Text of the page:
New book shows how to raise our children to be kind both online and off.
“Teaching kids that their online actions, words, and shares can have an impact on themselves breeds responsibility. But teaching them that their online choices may affect others encourages empathy, and therefore, kindness.” – Galit Breen, from Kindness Wins: A Simple, No-Nonsense Guide to Teaching Our Kids How to Be Kind Online
…ne of the top questions I’m asked by parents is how to keep children safe online. It’s a legitimate concern. Surveys show that about four out of ten kids have experienced cyber-bullying. What’s more, most of those bullies aren’t predators or even strangers, but real world “friends” they know. I’ve dealt with far too many children who suffer from anxiety and depression after dealing with cold-hearted, intentional online attacks. Make no mistake: the root of bullying is always a lack of empathy, and far too many kids-and adults-are in deficit mode.
While we wring our hands and wonder what to do, we may be missing one of the simplest solutions: teaching kids to be kind. And that goes both online and off. After all, we teach our children to “be nice” in the sandbox and playground, but they also need help in navigating with their newest playground turf: the virtual world. Instead of assuming they understand the “play nice” online rules, we must directly teach those lessons.
The good news is that former educator and mom, Galit Breen shows us how her in must-read, “Kindness Wins: A Simple, No-Nonsense Guide to Teaching Our Kids How to Be Kind Online. This essential parenting manual makes the persuasive case for teaching our children online decency and it is written with warmth, humor, sage advice and compassion. She points out that becoming social media savvy is a skill that can be taught, and offers ten simple habits to teach kids to be kinder online.
10 Online Habits to Teach Kids: “Kindness Wins”
Habit 1: Take a breath before you post.
Habit 2: If it’s not kind, don’t post it!
Habit 3: Tell an adult when you see troublesome online behavior.
Habit 4: You’re in charge of your online life.
Habit 5: We don’t talk about other people’s bodies-online or off.
Habit 6: Nothing is private online: everything is sharable.
Habit 7: If you do have something to say make sure it is true, necessary and kind.
Habit 8: Post like everyone is watching.
Habit 9: Ask permission to share.
Habit 10: Kindness wins, always.
Breen also says that directly teaching our children these skills with real examples is always the best way to explain what’s okay to say and do online and what’s not. Of course, the beauty of Breen’s book is that she also shows exactly how to have those important conversations with kids and offers a wealth of practical takeaways. What’s more, the book provides resources for further reading, discussion starters and dozens of practical bulleted takeaways. Kindness Wins also includes two contracts: one to share with peers and one to share with kids.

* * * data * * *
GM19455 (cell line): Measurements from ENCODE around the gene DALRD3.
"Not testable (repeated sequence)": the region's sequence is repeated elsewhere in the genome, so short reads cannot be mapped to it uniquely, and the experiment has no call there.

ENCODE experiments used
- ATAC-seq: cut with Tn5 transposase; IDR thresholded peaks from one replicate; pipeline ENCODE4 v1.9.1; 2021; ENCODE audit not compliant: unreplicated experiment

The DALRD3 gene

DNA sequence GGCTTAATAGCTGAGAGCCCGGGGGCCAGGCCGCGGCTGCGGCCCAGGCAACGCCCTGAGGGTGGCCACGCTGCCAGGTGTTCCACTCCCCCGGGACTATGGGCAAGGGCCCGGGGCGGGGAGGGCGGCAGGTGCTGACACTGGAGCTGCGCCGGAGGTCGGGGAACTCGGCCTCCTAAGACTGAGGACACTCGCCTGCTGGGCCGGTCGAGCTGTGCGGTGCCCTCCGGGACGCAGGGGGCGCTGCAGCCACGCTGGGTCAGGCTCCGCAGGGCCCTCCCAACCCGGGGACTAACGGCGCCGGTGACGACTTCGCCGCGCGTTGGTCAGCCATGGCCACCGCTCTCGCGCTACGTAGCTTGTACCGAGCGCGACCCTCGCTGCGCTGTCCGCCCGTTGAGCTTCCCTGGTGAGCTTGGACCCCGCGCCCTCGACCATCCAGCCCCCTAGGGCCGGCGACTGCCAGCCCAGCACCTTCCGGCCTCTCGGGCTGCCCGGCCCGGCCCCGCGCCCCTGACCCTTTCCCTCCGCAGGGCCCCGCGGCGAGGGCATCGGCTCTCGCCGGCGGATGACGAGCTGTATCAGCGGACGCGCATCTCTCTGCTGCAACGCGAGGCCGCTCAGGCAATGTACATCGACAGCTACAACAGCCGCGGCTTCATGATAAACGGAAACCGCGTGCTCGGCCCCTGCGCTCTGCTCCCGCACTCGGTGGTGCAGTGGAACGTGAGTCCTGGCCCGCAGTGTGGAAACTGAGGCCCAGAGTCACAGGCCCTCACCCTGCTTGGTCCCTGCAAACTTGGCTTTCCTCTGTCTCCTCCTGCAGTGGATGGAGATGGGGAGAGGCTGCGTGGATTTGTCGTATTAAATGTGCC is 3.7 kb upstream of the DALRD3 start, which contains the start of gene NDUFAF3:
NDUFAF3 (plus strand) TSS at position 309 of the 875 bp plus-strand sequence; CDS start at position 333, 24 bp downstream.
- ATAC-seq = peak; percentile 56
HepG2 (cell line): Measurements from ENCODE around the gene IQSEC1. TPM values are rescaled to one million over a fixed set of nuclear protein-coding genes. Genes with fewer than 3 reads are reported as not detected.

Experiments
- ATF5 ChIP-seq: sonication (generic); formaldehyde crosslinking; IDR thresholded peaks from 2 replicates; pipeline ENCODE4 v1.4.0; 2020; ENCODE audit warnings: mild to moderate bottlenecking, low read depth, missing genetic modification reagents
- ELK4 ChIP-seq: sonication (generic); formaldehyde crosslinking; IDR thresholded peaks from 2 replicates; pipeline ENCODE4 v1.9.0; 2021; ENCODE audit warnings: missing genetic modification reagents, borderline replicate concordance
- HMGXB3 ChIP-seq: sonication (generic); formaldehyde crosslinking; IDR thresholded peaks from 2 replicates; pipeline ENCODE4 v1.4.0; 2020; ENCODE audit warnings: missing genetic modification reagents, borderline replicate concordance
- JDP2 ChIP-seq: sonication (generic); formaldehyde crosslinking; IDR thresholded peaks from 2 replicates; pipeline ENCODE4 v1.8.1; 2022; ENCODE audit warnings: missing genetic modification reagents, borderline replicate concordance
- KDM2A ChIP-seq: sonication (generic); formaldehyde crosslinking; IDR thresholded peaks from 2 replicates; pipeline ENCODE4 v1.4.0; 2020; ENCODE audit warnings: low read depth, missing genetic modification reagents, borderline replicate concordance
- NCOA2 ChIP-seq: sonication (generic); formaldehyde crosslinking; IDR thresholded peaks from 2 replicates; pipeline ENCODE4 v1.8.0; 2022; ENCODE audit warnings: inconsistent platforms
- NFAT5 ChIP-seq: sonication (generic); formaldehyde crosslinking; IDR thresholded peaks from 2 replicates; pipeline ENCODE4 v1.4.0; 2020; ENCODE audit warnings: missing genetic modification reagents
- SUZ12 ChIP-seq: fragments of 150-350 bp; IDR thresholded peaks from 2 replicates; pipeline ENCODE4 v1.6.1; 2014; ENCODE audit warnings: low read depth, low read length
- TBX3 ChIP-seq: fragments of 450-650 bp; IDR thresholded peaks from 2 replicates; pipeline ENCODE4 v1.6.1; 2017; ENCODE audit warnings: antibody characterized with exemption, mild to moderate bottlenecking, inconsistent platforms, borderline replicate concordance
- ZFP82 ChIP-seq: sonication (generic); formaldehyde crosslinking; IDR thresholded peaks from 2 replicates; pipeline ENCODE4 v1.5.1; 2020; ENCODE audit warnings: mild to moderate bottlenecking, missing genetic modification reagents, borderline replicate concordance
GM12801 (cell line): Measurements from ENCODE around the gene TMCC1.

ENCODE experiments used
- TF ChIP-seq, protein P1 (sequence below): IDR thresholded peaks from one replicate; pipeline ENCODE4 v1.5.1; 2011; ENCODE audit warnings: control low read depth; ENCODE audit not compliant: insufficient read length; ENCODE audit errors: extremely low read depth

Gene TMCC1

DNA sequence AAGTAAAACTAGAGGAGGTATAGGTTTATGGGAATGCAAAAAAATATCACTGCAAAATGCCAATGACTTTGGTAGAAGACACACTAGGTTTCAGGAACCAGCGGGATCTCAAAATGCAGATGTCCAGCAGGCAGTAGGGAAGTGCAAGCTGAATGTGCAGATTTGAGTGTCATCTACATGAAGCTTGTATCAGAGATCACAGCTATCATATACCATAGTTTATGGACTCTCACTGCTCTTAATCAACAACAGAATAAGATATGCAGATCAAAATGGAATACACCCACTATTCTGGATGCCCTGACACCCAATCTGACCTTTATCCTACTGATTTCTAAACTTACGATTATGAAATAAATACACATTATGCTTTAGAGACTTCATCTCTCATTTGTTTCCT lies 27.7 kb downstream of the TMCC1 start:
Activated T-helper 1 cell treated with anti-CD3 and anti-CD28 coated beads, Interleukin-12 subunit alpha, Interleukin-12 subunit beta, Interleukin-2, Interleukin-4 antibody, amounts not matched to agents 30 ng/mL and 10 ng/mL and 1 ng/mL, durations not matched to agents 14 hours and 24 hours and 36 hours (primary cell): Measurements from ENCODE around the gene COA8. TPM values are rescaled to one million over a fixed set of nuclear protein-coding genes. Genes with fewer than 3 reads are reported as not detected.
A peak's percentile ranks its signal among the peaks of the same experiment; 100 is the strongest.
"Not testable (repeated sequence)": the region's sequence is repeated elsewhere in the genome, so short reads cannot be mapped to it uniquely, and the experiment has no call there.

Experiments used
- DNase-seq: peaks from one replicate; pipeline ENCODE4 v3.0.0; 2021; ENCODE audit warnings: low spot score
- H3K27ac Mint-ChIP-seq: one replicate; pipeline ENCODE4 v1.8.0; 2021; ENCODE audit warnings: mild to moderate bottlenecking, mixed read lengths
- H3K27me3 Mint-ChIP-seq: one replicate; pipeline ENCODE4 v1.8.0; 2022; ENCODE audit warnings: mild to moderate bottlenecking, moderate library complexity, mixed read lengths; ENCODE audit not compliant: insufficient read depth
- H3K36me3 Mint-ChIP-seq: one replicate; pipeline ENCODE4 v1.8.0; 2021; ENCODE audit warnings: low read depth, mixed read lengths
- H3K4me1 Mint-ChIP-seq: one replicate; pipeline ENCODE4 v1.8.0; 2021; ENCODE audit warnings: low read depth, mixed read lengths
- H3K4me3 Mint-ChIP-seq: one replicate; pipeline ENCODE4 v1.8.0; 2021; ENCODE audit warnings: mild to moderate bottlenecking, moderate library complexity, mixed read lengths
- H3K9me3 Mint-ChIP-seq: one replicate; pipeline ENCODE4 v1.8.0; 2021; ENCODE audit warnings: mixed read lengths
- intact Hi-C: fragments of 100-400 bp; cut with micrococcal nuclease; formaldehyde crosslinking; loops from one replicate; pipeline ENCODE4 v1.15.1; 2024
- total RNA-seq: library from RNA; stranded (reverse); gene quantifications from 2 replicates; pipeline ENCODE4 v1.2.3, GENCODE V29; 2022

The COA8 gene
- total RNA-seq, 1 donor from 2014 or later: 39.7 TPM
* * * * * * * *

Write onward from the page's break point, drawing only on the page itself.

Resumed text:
I strongly recommend you get a copy of Kindness Wins and start teaching your children Breen’s ten habits. Working together is the best way help kids grow up in a kind and caring culture. If we preach the same “kindness” mantra, we really can make a difference on our children’s world.
It’s time we help our children be kind both online and off. As Breen points out, “Just like we needed to teach our children how to walk, swim, and throw a ball, we need to teach them how to maneuver kindly online.”
Lucky for us, Galit Breen has provided a manual to show us the way.
Follow me on twitter @MicheleBorba
I am an educational psychologist, parenting expert, TODAY show contributor and author of 22 books including The Big Book of Parenting Solutions: 101 Answers to Your Everyday Challenges and Wildest Worries. You can also refer to my blog, Dr. Borba’s Reality Check for ongoing parenting solutions and late-breaking news and research about child development.
My new book, UNSELFIE: Why Empathetic Kids Succeed in Our All-About-Me World will be in print June 2016. (Yahoo!) I’ve spent the last five years researching and writing this book as well as literally flying around the world to find the best ways we can activate our children’s hearts. My goal is to create a conversation that makes us rethink or view of success as exclusively grades, rank and score and includes traits of humanity! It’s filled with common-sense solutions based on the latest science to help us raise compassionate, caring, courageous kids. It’s time to include “empathy” in our parenting and teaching!